To the Editor: Li and Izpisua Belmonte (Feb. 7 issue)(1) systematically used organoids to establish various kinds of preclinical models of human diseases. However, they do not fully discuss possible modeling of the tumor immune microenvironment. We do not entirely agree with the authors that three-dimensional organoids are more limited than animal models because of their lack of vascularization and an immune system. Increasing numbers of studies have supported the use of three-dimensional organoid models for holistic study of the tumor immune microenvironment.(2-5) Three-dimensional organoids represent the in vivo interaction of tumor and immune cells in the tumor microenvironment, and . . .
To the Editor: In the ODYSSEY OUTCOMES trial, Schwartz et al. (Nov. 29 issue)(1) report that the proprotein convertase subtilisin-kexin type 9 (PCSK9) inhibitor alirocumab could reduce the risk of recurrent ischemic cardiovascular events in patients who have had an acute coronary syndrome and are receiving intensive statin therapy. However, because less than 3% of these patients were receiving ezetimibe in addition to statin therapy, the trial might not support the use of alirocumab in similar patients in clinical practice. According to the latest guideline on the management of cholesterol,(2) ezetimibe should be added to statin therapy (given at the . . .
Asthma is one of the most common chronic respiratory diseases in the world. Despite advances in the understanding of the biologic characteristics of asthma and its treatment, many surveys continue to document suboptimal control in large proportions of patients around the world.(1,2) Both U.S. and international guidelines recommend the use of short-acting beta(2)-agonists (SABAs) as needed for the treatment of mild intermittent asthma.(3,4) When symptoms become persistent, the recommended treatment is an inhaled glucocorticoid taken on a regular basis, so-called maintenance therapy, which should lead to reduced use of a SABA. In reality, patients tend to rely on as-needed SABAs . . .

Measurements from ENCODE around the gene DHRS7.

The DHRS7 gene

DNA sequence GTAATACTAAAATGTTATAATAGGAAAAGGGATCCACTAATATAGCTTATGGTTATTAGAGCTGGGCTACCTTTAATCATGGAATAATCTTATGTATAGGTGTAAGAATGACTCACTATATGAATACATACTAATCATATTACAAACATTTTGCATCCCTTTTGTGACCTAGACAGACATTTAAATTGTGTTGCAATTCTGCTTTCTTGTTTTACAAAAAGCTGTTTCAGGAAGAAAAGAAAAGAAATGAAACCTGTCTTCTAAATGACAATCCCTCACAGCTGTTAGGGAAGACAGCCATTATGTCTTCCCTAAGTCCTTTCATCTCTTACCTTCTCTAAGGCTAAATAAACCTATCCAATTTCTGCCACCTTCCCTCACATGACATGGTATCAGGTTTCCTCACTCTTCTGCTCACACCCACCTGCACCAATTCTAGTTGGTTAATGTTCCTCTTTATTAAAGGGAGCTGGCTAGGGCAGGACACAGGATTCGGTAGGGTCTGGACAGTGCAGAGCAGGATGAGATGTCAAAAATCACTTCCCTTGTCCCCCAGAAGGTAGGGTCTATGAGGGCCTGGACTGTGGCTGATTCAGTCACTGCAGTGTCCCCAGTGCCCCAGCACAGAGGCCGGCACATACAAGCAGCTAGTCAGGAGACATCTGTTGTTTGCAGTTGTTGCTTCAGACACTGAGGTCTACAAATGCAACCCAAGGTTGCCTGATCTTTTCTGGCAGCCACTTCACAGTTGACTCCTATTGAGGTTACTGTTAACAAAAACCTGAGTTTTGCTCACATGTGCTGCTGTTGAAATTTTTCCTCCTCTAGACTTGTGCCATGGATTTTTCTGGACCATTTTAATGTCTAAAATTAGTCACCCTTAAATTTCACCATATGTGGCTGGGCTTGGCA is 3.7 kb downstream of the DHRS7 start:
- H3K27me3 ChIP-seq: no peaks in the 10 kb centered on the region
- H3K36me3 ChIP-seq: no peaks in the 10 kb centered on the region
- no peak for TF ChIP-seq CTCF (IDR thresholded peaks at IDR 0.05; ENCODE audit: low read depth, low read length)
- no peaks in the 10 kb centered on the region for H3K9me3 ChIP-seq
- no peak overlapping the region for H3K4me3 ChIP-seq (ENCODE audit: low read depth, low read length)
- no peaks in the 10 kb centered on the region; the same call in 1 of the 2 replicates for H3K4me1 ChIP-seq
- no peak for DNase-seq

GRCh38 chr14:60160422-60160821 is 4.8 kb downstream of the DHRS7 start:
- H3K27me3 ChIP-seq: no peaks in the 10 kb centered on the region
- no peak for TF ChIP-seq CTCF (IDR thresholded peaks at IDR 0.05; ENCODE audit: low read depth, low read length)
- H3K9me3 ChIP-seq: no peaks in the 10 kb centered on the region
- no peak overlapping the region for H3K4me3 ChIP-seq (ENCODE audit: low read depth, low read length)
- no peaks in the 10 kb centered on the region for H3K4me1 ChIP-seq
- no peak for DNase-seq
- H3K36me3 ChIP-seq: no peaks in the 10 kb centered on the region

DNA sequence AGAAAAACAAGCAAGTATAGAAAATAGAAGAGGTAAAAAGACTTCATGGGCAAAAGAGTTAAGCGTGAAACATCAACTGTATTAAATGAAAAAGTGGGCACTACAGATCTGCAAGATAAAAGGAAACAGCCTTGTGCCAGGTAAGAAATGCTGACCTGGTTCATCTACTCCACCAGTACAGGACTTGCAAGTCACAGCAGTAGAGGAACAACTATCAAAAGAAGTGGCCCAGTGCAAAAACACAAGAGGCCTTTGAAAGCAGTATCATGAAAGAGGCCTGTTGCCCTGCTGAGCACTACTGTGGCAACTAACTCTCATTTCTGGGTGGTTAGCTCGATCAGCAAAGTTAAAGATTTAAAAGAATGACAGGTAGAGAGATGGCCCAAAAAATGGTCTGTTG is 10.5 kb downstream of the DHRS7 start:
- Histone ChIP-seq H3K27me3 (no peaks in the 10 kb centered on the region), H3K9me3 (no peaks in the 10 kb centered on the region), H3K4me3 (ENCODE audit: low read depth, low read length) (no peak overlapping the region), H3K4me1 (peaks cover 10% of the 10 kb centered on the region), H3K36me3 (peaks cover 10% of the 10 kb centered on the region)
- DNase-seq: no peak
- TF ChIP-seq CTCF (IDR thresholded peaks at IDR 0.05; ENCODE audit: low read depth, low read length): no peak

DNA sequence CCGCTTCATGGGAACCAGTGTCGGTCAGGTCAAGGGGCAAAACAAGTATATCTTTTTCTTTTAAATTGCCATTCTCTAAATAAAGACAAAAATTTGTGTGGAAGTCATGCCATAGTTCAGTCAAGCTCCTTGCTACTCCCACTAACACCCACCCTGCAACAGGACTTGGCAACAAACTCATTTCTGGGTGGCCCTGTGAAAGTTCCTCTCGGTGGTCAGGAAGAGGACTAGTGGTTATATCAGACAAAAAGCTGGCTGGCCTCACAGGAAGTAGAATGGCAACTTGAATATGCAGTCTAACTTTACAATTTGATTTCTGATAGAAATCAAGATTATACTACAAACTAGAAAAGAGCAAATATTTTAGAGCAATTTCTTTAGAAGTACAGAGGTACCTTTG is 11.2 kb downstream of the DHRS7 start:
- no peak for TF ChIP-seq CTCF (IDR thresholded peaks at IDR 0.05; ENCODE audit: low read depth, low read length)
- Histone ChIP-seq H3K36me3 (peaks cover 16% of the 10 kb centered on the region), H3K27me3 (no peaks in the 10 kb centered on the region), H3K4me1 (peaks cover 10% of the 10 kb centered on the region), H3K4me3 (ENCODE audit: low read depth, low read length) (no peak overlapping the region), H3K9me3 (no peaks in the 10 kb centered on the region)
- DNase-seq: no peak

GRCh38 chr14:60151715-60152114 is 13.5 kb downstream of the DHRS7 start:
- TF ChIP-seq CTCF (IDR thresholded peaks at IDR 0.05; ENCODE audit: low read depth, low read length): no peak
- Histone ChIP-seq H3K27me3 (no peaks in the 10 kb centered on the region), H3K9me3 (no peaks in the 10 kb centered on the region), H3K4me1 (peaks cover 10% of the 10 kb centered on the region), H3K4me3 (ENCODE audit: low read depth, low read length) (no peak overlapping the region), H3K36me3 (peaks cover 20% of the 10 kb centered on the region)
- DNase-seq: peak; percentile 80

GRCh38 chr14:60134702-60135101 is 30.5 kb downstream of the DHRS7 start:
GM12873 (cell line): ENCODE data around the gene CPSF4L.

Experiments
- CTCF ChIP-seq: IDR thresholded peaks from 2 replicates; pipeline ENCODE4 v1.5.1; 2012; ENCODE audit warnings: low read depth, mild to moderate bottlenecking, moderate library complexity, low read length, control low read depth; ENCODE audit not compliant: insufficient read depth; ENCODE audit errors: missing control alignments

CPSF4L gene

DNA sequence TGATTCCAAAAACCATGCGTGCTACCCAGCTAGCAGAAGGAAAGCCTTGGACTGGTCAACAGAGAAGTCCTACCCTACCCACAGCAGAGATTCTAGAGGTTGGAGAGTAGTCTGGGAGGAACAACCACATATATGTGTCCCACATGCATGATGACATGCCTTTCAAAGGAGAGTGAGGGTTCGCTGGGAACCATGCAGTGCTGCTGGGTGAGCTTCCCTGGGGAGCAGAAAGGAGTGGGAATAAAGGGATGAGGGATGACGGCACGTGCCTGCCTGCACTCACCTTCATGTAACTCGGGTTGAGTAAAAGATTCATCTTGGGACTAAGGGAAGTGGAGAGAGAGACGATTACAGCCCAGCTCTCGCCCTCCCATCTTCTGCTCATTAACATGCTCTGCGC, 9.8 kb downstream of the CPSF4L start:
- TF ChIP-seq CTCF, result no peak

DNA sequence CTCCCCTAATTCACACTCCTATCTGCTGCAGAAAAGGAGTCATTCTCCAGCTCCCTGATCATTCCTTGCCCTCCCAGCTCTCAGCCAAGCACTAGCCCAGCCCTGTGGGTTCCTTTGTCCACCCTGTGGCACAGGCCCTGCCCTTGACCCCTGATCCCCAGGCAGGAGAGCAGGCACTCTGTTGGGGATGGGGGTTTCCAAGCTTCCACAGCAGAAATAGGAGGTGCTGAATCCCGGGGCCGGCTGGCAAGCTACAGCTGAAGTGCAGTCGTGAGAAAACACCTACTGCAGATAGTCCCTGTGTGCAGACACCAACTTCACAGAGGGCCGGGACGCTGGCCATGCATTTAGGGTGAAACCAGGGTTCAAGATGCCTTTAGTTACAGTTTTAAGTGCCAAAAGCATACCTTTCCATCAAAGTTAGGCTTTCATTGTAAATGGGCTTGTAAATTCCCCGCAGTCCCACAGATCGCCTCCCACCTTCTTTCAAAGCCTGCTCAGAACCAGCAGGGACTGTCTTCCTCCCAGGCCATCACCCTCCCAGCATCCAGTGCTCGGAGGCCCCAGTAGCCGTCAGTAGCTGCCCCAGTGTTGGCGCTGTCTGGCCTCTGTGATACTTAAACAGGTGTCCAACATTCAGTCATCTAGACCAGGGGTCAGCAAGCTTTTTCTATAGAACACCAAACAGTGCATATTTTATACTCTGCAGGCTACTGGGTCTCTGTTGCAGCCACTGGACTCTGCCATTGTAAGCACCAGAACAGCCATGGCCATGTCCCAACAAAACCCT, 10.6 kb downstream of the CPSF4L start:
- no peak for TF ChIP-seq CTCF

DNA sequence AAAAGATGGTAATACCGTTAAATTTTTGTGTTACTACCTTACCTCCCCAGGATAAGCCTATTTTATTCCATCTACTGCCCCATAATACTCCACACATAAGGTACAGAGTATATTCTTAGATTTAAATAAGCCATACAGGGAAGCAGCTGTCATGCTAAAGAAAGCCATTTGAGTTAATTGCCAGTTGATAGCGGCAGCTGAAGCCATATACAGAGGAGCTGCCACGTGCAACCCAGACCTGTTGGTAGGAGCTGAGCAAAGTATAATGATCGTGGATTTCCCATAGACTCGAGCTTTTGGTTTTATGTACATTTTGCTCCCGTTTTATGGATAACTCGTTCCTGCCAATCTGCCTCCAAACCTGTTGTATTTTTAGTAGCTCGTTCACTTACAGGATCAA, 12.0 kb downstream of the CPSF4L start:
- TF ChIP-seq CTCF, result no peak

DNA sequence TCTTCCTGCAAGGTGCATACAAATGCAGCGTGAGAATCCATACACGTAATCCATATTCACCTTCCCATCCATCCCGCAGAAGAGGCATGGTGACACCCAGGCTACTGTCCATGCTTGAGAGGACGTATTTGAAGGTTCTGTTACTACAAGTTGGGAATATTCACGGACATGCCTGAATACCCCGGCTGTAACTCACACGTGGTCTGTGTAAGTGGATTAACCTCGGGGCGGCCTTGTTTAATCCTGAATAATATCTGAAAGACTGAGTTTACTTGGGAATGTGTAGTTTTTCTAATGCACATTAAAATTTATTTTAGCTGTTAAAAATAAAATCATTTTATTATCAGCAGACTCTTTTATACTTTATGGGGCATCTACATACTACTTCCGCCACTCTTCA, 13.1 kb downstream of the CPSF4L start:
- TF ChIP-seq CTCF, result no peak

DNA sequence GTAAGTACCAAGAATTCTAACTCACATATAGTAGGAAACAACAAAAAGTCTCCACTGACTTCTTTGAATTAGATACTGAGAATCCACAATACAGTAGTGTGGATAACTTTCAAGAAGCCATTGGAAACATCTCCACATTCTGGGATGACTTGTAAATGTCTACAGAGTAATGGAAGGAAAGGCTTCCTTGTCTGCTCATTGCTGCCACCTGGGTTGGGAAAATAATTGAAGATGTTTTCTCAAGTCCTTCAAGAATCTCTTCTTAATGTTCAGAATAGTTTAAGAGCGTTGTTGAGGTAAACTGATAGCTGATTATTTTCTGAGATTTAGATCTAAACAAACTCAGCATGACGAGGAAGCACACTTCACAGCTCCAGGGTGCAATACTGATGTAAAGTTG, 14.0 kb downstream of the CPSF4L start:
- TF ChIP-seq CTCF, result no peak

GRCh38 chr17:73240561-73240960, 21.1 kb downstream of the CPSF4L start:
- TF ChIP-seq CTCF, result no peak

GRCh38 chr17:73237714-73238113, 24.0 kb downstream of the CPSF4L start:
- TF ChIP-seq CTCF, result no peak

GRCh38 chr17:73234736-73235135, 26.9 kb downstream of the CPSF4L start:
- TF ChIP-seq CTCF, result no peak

BackgroundIn 2017, surveillance for tickborne diseases in China led to the identification of a patient who presented to a hospital in Inner Mongolia with a febrile illness that had an unknown cause. The clinical manifestation of the illness was similar to that of tickborne encephalitis virus (TBEV) infection, but neither TBEV RNA nor antibodies against the virus were detected. MethodsWe obtained a blood specimen from the index patient and attempted to isolate and identify a causative pathogen, using genome sequence analysis and electron microscopy. We also initiated a heightened surveillance program in the same hospital to screen for other patients who presented with fever, headache, and a history of tick bites. We used reverse-transcriptase-polymerase-chain-reaction (RT-PCR) and cell-culture assays to detect the pathogen and immunofluorescence and neutralization assays to determine the levels of virus-specific antibodies in serum specimens from the patients. ResultsWe found that the index patient was infected with a previously unknown segmented RNA virus, which we designated Alongshan virus (ALSV) and which belongs to the jingmenvirus group of the family Flaviviridae. ALSV infection was confirmed by RT-PCR assay in 86 patients from Inner Mongolia and Heilongjiang who presented with fever, headache, and a history of tick bites. Serologic assays showed that seroconversion had occurred in all 19 patients for whom specimens were available from the acute phase and the convalescent phase of the illness. ConclusionsA newly discovered segmented virus was found to be associated with a febrile illness in northeastern China. (Funded by the National Key Research and Development Program of China and the National Natural Science Foundation of China.) A group of patients with a febrile illness and a history of tick bites was identified in northeastern China. A previously unknown virus was determined to be a possible etiologic agent. This virus was also found in ticks in the area.